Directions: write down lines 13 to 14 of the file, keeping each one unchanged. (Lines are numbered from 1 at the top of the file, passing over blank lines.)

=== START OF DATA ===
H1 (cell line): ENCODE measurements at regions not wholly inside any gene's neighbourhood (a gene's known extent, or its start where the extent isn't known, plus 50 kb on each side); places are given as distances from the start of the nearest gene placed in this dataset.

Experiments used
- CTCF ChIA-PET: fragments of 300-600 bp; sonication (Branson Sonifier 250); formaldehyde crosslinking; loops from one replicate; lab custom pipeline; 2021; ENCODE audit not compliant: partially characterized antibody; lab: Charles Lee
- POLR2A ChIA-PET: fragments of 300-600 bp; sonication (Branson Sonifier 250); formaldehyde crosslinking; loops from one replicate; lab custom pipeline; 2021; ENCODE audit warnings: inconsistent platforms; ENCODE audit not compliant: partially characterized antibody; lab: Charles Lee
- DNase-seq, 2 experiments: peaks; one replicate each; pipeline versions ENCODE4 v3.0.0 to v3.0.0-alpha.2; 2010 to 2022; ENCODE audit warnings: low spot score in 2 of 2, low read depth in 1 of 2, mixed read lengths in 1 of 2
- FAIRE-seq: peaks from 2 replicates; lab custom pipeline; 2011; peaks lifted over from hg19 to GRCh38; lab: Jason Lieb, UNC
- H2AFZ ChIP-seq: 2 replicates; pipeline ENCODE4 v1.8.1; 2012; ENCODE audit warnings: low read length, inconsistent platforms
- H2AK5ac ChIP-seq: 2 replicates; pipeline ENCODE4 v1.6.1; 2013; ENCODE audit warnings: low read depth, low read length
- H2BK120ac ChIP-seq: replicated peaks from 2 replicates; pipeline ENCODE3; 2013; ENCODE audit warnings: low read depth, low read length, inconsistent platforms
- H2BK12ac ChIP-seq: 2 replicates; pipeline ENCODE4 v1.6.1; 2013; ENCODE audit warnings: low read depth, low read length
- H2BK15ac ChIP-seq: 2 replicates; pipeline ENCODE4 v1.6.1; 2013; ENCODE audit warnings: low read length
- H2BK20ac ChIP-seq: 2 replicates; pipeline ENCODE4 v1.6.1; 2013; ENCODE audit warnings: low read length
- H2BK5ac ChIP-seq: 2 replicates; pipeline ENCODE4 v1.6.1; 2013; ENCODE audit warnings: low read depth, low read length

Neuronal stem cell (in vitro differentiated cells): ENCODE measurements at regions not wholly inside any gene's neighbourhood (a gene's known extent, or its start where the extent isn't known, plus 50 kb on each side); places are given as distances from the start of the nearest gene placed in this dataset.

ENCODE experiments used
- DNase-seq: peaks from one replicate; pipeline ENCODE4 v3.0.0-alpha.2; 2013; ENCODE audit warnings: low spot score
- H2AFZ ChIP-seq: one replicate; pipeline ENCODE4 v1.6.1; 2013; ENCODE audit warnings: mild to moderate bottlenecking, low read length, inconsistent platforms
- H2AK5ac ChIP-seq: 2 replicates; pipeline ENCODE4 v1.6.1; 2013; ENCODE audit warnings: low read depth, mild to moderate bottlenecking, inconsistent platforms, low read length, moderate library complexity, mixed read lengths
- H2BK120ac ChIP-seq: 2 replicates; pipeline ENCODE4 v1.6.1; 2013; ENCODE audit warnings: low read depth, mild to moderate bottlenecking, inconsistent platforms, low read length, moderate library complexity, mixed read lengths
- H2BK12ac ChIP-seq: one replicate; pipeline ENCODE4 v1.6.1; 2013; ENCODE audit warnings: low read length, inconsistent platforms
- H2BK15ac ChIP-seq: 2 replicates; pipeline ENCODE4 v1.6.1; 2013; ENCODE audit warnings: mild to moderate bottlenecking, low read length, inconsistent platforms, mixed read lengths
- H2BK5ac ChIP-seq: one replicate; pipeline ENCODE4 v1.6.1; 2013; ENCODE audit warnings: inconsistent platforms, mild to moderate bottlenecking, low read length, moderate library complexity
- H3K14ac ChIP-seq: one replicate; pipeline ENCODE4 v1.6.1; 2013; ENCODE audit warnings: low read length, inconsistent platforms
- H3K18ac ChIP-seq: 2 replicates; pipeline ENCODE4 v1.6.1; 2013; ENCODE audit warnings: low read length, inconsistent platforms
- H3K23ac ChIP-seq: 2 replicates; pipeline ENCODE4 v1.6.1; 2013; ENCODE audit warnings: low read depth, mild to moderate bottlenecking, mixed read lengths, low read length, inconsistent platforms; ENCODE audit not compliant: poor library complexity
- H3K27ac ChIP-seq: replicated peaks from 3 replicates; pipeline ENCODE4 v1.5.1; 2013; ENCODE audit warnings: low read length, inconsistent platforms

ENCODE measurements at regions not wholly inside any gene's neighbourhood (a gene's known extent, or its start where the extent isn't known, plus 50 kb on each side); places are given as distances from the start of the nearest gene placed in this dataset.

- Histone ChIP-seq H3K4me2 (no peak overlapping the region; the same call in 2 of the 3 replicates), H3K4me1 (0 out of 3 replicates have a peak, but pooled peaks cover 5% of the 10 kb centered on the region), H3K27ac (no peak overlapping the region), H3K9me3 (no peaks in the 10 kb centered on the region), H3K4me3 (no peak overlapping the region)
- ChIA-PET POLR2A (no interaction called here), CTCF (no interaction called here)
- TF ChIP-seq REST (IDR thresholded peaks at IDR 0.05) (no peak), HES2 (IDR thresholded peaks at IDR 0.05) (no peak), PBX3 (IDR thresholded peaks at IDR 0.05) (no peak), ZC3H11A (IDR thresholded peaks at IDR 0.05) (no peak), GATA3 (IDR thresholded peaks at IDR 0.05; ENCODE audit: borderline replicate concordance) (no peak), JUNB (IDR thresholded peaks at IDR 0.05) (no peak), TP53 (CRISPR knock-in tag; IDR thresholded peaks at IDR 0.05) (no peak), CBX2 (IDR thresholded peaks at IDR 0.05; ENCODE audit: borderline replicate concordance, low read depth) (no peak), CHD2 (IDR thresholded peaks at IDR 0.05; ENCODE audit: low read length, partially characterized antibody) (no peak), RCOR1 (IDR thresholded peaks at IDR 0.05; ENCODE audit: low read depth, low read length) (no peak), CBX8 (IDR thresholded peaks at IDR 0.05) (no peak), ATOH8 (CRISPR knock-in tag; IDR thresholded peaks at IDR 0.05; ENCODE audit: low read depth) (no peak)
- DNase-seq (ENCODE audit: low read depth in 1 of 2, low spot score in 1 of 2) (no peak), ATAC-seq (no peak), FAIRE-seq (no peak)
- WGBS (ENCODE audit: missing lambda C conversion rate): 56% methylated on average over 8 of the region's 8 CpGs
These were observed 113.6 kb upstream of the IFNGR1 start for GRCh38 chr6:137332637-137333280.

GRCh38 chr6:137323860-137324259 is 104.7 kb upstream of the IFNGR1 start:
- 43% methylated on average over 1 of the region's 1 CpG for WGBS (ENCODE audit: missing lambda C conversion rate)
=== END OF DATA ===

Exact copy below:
- H2BK5ac ChIP-seq: 2 replicates; pipeline ENCODE4 v1.6.1; 2013; ENCODE audit warnings: low read depth, low read length

Neuronal stem cell (in vitro differentiated cells): ENCODE measurements at regions not wholly inside any gene's neighbourhood (a gene's known extent, or its start where the extent isn't known, plus 50 kb on each side); places are given as distances from the start of the nearest gene placed in this dataset.